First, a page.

Keywords: cyclization; nonacid catalyst; zeolite
Phase Transfer of the Organic Substrate in the Epoxidation Reaction of Allyl Chloride in Two-Phase Aqueous–Organic Systems by L. P. Panicheva; G. P. Meteleva; O. V. Ageikina; S. A. Panichev (884-888).
The mechanism of synergism for mixtures of phase-transfer carriers QХ with tertiary amines and pyridine in the epoxidation reaction of allyl chloride has been established. It has been shown that tertiary amines (triethylamine, tributylamine, N,N-dimethylaniline, and N-methyldiethanolamine) and pyridine oxidizable in situ to N-oxides promote the transfer of the organic substrate (allyl chloride) to the interface (PB). It is assumed that the synergism of mixtures of phase-transfer carriers QХ with a tertiary amine oxide or pyridine oxide can also be due to the formation of a mixture of two catalysts, Q3[PW4O24] and WO(O2)2L (where L = a tertiary amine oxide or pyridine oxide). The WO(O2)2L complex will provide the stage of reoxidation of the complex Q3[PW4O24 − х ] in the organic phase and, hence, the possibility for the development of the process of epoxidation not only at the interface but also in the bulk of the organic phase. The maximum coefficient of synergistic effect (k s = 2) is observed for a mixture of cetylpyridinium bromide (90 mol %) and pyridine N-oxide (10 mol %).
Keywords: allyl chloride epoxidation; phase-transfer catalysis; phase transfer; interface; epichlorohydrin; phosphorus–tungsten oxo–peroxo heteropoly compounds
Catalytic Condensation of Carbonyl Compounds during the Synthesis of Cyclohexanone in the Production of Caprolactam by E. A. Martynenko; S. V. Levanova; I. L. Glazko; A. A. Morgun (889-894).
Kinetic features of the condensation processes of carbonyl and unsaturated impurities in cyclohexanone have been studied using model mixtures in a heterophase system in the presence and absence of phase-transfer catalysts. It has been shown that linear aldehydes are condensed with cyclohexanone in the heterophase system in the presence and absence of phase-transfer catalysts under mild conditions (30–50°C). Noncarbonyl unsaturated compounds (e.g., 2-cyclohexene-1-ol) can be removed only at temperatures above 100°C in the presence of acidic catalysts (e.g., high-temperature sulfonated cation-exchange resins). Unsaturated cyclic ketones are characterized by both alkylation reactions over acid catalysts and aldol condensation reactions in the presence of an alkali, thereby suggesting the possibility of their elimination at different cyclohexanone purification steps. The theoretical models built can be used to develop an effective cyclohexanone purification technology that will substantially enhance the manufacturability of high-purity caprolactam and polyamide.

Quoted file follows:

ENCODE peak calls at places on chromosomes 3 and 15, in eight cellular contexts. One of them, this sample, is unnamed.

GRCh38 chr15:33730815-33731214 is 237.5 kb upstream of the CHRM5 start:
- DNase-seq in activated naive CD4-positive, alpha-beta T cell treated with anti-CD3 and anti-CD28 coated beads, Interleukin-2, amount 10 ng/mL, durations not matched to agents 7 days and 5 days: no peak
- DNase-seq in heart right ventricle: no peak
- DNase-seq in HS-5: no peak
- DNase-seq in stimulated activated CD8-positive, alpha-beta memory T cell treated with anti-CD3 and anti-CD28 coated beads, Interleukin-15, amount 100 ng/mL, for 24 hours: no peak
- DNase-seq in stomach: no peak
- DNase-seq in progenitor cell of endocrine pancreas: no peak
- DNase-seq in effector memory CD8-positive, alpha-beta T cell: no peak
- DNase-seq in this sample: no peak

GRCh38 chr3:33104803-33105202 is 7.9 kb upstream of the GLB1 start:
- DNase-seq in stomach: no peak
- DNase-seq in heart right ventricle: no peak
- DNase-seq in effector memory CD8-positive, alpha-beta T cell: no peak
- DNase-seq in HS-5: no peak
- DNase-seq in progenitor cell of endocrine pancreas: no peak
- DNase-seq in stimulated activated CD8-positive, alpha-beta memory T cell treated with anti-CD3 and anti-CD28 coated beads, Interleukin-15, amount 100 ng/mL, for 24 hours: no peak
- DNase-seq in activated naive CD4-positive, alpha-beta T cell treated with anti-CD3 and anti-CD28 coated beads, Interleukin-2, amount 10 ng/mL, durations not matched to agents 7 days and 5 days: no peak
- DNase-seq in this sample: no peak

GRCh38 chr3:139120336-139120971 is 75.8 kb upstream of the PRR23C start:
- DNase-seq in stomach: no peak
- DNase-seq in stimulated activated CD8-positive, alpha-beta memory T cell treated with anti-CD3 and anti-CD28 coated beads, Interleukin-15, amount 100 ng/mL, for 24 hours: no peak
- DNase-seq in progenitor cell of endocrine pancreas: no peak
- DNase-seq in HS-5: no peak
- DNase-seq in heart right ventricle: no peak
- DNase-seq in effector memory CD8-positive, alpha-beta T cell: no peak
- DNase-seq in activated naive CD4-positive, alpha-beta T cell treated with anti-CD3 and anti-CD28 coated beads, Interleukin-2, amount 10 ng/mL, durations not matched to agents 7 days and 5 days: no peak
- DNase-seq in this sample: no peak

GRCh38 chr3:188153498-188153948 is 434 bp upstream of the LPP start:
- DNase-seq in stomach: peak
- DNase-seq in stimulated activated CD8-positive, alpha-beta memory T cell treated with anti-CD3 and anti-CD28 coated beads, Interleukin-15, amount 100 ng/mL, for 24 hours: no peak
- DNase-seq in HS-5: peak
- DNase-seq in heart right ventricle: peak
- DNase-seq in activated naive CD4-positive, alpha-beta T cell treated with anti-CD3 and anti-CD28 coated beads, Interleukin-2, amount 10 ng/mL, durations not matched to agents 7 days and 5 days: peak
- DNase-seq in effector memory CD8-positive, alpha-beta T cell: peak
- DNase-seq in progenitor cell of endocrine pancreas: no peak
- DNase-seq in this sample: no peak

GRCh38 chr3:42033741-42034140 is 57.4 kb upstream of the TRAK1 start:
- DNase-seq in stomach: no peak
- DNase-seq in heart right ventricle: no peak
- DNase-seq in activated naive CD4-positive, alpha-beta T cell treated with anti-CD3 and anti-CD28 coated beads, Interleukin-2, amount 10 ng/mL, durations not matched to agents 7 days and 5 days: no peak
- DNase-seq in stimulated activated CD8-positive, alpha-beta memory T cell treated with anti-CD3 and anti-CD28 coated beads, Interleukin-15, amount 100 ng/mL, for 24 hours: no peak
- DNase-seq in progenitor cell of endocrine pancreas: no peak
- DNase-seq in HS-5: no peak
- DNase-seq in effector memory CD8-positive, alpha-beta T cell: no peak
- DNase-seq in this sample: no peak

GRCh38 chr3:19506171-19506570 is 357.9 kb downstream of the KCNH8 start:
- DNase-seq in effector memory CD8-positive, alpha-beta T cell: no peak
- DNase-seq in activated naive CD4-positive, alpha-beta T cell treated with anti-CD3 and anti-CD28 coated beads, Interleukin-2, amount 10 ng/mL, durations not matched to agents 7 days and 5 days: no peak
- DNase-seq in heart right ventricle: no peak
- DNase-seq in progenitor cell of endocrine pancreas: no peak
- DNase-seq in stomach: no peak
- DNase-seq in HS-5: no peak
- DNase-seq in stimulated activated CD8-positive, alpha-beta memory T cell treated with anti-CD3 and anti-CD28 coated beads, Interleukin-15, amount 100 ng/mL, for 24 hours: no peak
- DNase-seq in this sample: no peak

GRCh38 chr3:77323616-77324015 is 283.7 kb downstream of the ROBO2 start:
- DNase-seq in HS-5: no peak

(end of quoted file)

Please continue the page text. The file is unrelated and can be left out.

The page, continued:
Keywords: cyclohexanone; caprolactam; condensation; phase-transfer catalysis
Theory and Practice of the Preparation of Adamantylarenes by S. V. Tarazanov; V. A. Shakun; T. N. Nesterova; V. S. Sarkisova; P. V. Naumkin; I. A. Nesterov; O. V. Repina (895-904).
The adamantylation of diphenyl oxide and phenol with 1-chloro(bromo)adamantanes in a liquid phase has been studied. The reaction has been performed under kinetic control and under the conditions of reaching chemical equilibrium using the following catalysts: Amberlyst 36 Dry, in situ HBr, and AlCl3. The kinetics of isomerization of (1-adamantyl)- and (2-adamantyl)diphenyl oxides has been studied at 333 and 417 K in the presence of AlCl3 and Amberlyst 36 Dry, respectively. The equilibrium of the positional and structural “bridge–bridgehead” isomerization has been studied in the range of 333–523 K. It has been found that high selectivity of the adamantylation of diphenyl oxide or phenol can be achieved in the case of the use of sulfonated cation-exchange resins as a catalyst. In the presence of aluminum halides or HBr, the reaction mixture has been represented by all the possible isomers and adamantane.
Keywords: isomerization; kinetics; chemical equilibrium; adamantane; sulfonated cation-exchange resins; acids
Enhancement of the Efficiency of Selective Hydrogenation of Acetylene Hydrocarbons in the Butylene–Butadiene Fraction during Butadiene-1,3 Production by I. Sh. Nasyrov; O. K. Shurupov; V. P. Zakharov; F. B. Shevlyakov; N. B. Bakytov (905-909).
The basic features of purification of the butylene–butadiene fraction for the removal of acetylene hydrocarbons by catalytic hydrogenation in industrial reactors have been studied. It has been shown that the use of gas distributor nozzles to deliver hydrogen with a flux spread of no more than 10% makes it possible to reduce butadiene losses to 1.2 wt % and to decrease the hydrogen/(acetylene hydrocarbons) molar ratio from 6.8 to 3.8.
Keywords: catalytic hydrogenation; butylene–butadiene fraction; butadiene-1,3; gas distributor nozzles